Pitzer, V.E. et al. Modeling rotavirus strain dynamics in developed countries to understand the potential impact of vaccination on genotype distributions. Proc. Natl. Acad. Sci. USA 108, 19353-19358

Department of Ecology and Evolutionary Biology and Woodrow Wilson School of Public and International Affairs, Princeton University, Princeton, NJ 08544, USA.
Proceedings of the National Academy of Sciences (Impact Factor: 9.67). 11/2011; 108(48):19353-8. DOI: 10.1073/pnas.1110507108
Source: PubMed


Understanding how immunity shapes the dynamics of multistrain pathogens is essential in determining the selective pressures imposed by vaccines. There is currently much interest in elucidating the strain dynamics of rotavirus to determine whether vaccination may lead to the replacement of vaccine-type strains. In developed countries, G1P[8] strains constitute the majority of rotavirus infections most years, but occasionally other genotypes dominate for reasons that are not well understood. We developed a mathematical model to examine the interaction of five common rotavirus genotypes. We explored a range of estimates for the relative strength of homotypic vs. heterotypic immunity and compared model predictions against observed genotype patterns from six countries. We then incorporated vaccination in the model to examine its impact on rotavirus incidence and the distribution of strains. Our model can explain the coexistence and cyclical pattern in the distribution of genotypes observed in most developed countries. The predicted frequency of cycling depends on the relative strength of homotypic vs. heterotypic immunity. Vaccination that provides strong protection against G1 and weaker protection against other strains will likely lead to an increase in the relative prevalence of non-G1 strains, whereas a vaccine that provides equally strong immunity against all strains may promote the continued predominance of G1. Overall, however, disease incidence is expected to be substantially reduced under both scenarios and remain below prevaccination levels despite the possible emergence of new strains. Better understanding of homotypic vs. heterotypic immunity, both natural and vaccine-induced, will be critical in predicting the impact of vaccination.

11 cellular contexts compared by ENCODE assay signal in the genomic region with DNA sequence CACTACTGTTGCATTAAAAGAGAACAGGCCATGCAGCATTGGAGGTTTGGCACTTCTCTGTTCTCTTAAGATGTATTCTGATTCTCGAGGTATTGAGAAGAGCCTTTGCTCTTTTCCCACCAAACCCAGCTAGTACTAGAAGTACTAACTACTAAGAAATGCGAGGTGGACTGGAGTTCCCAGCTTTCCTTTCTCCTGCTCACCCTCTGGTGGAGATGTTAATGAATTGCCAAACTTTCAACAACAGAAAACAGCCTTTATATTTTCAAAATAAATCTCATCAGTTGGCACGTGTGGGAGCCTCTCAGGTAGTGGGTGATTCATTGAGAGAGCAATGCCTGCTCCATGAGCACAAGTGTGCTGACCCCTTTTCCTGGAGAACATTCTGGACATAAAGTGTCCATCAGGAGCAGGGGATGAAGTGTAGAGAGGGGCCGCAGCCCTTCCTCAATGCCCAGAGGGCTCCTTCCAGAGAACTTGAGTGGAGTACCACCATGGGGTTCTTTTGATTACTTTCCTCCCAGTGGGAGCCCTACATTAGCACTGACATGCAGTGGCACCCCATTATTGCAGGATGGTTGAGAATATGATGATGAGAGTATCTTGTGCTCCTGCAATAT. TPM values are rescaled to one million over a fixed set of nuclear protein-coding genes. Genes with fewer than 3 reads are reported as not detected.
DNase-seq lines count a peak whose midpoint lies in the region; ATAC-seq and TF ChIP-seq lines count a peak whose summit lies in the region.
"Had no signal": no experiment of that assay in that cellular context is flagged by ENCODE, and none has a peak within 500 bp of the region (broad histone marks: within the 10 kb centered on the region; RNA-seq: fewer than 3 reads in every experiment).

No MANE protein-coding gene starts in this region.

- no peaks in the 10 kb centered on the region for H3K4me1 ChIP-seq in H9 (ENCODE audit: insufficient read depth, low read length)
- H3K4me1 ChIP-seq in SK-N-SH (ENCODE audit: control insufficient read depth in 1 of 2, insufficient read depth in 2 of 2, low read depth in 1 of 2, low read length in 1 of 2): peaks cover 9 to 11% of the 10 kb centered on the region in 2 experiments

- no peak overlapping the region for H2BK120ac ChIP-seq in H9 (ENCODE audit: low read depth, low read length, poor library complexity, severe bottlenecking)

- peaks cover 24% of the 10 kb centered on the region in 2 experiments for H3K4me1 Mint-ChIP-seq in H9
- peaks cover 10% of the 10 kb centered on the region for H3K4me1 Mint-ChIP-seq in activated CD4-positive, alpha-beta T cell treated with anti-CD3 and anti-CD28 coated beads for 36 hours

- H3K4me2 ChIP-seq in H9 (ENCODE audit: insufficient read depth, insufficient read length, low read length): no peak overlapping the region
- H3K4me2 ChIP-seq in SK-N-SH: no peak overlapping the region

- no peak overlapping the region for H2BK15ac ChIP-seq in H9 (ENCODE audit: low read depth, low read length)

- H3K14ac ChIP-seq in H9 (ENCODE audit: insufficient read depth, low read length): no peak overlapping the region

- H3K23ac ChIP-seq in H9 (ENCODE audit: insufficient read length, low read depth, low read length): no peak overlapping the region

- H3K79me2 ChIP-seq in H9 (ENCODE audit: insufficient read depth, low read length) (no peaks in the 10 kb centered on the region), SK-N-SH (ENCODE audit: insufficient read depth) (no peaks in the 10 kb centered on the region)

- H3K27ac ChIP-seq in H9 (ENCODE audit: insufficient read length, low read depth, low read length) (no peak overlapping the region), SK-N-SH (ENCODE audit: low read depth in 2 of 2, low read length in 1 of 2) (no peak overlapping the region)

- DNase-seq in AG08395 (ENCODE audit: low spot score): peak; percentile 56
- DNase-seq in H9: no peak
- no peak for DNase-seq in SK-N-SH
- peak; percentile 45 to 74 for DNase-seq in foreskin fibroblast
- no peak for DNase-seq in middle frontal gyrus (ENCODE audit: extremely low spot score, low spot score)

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    • "Our findings also suggest rapid genotype cycling from in-season to out-of-season periods and, as noted by Pitzer et al.[26], this could be caused by relatively stronger homotypic immunity than heterotypic immunity in the population, which renders the less common genotypes increased fitness, permitting them to persist in the population[26,37]. Moreover, age increases among RVGE cases as the predominant genotype declines, and the rapid cycling to less common genotypes out of season may explain the proportional increase in two-to four-year-olds and those five years and older seen in our analysis out of season[26,27]. However, an increase in those five years and older out of season may also be influenced by delayed transmission to this group because of mixing and contact patterns in younger children and infants. "

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    • "Thus, it is expected that the use of vaccines having a single or limited number of viral or bacterial strains/types may influence the distribution of co-circulating pathogens in a population. A modeling of rotavirus strain dynamics in developed countries showed that vaccination that provides equally strong immunity against all strains may promote the continued predominance of G1 (Pitzer et al., 2011). Additionally, the concerns that G2[P4] strain was emerging after the introduction of RV1 in Latin America and Australia (Gurgel et al., 2008, 2007; Kirkwood et al., 2011a; Nakagomi et al., 2008), were subsequently dispelled by data showing sustained prevalence of G2P[4] in other countries in the same regions with low coverage of RV1 as well as from countries using RV5. "
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